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Throughout my life, going to the movies has been a constant. Sometimes the experience is mere entertainment, sometimes a more critical pursuit. Sometimes a trip to the cinema provides a social outlet, a night out with friends, but I’ve always enjoyed solitary moviegoing as well, a brief respite from the difficult world outside the theater.
So a raging pandemic that turned moviegoing into one of the supposedly more dangerous activities really cramped my style.
I gave up going to the movies in early March 2020 and stayed out of theaters until September, at which point I made a possibly ill-advised and anxiety-inducing foray into Lawrence’s Southwind 12 to see Christopher Nolan’s “Tenet.” Even though the theater was largely empty, the experience still felt off. Clearly this was an activity that had frightened most people away. It turned out that watching what was meant to be a huge blockbuster in a big multiplex auditorium with only a handful of people in the room, furtively pulling down masks to munch popcorn, was a fairly joyless exercise.
I decided not to return until I was fully vaxxed. Southwind 12 made that decision easier by closing its doors entirely in October (it reopened in early May).
Fast forward to today and I’m a fully vaxxed man. Although there still is a lot of debate on what is safe and what is not, I’ve decided to return, at least occasionally, to my favorite pastime. Liberty Hall, Lawrence’s beloved downtown arthouse, actually kept plugging along with socially distanced screenings throughout most of the pandemic, but my own first trip back was a couple of Fridays ago, for an afternoon matinee outing with a friend to see “The Truffle Hunters,” a hugely enjoyable new documentary about a group of Italian men and their dogs foraging for truffles.
Although I had taken advantage of Liberty Hall’s “curbside concessions” numerous times over the last year, there is nothing like settling into a movie with a hot bag of buttered popcorn and a soda. With only a few other people at the matinee in the large theater, we had plenty of room and my friend and I agreed it was a comfortable experience to be back at Liberty after a long time away. (Note: Masks are required until seated at Liberty Hall, under the current county mandate.)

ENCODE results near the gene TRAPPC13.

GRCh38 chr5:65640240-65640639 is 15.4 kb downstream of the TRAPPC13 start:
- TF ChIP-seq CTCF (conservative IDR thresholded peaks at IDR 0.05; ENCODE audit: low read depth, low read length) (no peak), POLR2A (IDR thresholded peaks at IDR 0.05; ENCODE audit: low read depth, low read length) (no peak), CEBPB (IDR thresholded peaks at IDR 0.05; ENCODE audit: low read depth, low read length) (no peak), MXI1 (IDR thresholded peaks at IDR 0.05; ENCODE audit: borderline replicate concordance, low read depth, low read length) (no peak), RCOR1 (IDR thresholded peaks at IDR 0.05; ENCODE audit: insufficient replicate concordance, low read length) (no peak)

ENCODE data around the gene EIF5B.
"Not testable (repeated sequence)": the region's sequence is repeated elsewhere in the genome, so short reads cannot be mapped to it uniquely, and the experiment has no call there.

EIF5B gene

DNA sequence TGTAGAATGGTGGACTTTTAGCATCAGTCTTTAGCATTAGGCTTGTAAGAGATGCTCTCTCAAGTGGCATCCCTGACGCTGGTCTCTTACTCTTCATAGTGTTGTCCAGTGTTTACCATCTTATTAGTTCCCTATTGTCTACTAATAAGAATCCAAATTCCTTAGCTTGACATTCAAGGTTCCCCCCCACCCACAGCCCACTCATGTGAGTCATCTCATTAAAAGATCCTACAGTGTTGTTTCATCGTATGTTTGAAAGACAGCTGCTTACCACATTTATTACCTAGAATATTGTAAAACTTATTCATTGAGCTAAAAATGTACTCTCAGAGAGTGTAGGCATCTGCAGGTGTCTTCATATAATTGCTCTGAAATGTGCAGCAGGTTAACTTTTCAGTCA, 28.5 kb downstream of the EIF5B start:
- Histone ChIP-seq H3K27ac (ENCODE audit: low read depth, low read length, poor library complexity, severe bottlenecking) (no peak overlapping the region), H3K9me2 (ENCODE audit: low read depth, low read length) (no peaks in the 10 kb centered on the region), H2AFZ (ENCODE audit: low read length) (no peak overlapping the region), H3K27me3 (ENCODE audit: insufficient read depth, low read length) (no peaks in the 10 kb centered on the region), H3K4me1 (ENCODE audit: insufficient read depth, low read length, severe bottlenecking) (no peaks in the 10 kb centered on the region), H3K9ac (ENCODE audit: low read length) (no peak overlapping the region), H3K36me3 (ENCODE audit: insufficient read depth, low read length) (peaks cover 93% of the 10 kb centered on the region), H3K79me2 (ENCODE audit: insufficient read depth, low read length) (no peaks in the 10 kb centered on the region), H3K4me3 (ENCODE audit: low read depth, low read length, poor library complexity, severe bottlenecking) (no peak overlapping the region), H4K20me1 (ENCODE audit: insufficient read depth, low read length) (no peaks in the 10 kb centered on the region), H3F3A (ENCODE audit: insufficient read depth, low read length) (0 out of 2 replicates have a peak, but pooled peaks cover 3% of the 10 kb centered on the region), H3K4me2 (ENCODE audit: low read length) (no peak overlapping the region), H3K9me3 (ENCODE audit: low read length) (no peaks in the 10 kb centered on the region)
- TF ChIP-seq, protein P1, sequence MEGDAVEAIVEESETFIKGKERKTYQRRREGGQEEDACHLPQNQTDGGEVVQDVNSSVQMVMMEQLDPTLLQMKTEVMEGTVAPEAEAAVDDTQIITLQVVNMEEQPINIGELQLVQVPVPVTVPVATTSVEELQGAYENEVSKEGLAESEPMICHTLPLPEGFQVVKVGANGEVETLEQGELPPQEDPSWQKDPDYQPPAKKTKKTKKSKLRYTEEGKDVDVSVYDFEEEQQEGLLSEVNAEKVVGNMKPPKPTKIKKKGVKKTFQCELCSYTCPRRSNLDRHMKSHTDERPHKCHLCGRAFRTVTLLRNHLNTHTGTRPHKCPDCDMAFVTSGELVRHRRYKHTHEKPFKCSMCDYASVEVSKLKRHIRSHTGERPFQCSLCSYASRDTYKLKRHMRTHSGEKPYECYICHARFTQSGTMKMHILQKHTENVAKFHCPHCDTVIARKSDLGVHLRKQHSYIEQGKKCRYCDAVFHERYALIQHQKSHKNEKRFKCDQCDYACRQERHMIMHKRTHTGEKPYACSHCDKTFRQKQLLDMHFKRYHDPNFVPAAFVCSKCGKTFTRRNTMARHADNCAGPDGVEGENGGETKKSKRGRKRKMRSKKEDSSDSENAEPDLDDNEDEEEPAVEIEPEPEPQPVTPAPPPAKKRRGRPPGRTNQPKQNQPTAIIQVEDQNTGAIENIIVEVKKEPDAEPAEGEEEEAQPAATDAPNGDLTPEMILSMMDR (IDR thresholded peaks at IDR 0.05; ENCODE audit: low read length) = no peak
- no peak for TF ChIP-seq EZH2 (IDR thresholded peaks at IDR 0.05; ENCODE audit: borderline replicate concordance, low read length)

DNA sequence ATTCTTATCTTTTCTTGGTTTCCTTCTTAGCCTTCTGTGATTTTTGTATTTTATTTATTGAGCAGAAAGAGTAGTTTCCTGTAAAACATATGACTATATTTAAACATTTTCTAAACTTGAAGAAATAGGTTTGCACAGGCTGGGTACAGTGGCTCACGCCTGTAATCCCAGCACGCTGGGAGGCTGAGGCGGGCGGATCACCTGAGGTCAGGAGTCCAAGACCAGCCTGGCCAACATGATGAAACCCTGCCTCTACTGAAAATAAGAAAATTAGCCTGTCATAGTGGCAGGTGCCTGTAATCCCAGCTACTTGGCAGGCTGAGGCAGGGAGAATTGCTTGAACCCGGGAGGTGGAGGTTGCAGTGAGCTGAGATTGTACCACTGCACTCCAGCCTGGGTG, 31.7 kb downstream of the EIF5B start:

This past weekend I decided to spend a rainy Sunday afternoon in Liberty Hall’s little theater to see “Together Together,” a new comedy/drama with Ed Helms and Patti Harrison about the interesting dynamic that emerges between a single man and the surrogate mother of his future child.
There were more people in this screening than the previous week, although probably no more than 15. I won’t deny I felt a little anxiety at first about being in a small room of strangers who were laughing – a behavior that, like singing, had been made suddenly dangerous by the pandemic. How cruel, a disease that turns our most pleasurable behaviors into dangers.
Soon enough, however, I began to relax, telling myself that I am vaccinated, and that (quite likely) the kind of audience going to see arthouse fare on a Sunday afternoon in Lawrence is very likely to be vaxxed as well. I reminded myself that this laughter was part of the experience that I crave most in the cinema, whether I’m solo or with friends: a shared communal experience.
I’m not trying to persuade everyone to rush back to the movies. People are slowly re-entering society on their own terms, and I fully respect that. Personally, I’ve yet to eat indoors at a restaurant since being vaccinated.
However, I do hope that, as people re-emerge, they feel safe (enough) and content with their former activities to experience the same kind of enjoyment and fulfillment as in the pre-COVID era. I may stick with matinees and small audiences for now, but I’m looking forward to a few more movies this summer.
— LarryvilleLife is the name of a semi-anonymous long-running local cultural commentary Twitter account managed by a lapsed KU academic currently dabbling in social media and freelance work. You probably know him in real life. Follow @larryvillelife on Twitter. Read more of LarryvilleLife’s work for the Times here.